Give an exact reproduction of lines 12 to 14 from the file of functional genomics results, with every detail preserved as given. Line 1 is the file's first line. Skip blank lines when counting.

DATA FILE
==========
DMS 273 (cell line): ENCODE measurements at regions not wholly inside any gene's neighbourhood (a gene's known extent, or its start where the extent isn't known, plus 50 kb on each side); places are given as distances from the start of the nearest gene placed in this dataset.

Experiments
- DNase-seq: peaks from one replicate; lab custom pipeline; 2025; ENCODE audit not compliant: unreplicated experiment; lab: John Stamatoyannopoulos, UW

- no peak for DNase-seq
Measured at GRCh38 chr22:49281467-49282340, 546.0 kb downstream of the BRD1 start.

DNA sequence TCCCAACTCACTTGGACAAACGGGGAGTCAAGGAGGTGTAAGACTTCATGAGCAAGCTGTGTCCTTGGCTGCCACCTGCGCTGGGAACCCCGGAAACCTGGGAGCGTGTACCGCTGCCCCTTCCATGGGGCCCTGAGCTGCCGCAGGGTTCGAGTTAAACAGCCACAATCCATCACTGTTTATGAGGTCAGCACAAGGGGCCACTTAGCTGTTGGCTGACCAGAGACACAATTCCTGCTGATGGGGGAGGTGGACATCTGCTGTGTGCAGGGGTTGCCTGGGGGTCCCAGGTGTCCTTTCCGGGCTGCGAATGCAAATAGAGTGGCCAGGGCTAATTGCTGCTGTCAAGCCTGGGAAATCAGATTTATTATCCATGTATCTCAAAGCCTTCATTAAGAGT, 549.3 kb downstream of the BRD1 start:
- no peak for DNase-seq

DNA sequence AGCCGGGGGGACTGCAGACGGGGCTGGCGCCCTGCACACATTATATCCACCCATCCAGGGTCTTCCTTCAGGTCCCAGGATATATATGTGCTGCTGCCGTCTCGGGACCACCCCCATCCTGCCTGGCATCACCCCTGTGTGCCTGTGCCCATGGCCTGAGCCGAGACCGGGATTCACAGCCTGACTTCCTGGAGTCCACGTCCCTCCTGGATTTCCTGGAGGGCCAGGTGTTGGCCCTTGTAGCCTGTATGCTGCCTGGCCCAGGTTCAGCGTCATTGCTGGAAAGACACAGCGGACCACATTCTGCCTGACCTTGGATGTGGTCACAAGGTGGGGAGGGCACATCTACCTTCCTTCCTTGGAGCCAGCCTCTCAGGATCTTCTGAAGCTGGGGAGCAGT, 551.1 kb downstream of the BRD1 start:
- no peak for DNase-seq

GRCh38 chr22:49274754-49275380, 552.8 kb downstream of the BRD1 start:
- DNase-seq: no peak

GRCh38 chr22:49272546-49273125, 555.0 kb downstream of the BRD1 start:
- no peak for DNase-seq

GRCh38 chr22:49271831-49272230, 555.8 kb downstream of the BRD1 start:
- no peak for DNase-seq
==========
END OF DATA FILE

GRCh38 chr22:49272546-49273125, 555.0 kb downstream of the BRD1 start:
- no peak for DNase-seq

GRCh38 chr22:49271831-49272230, 555.8 kb downstream of the BRD1 start: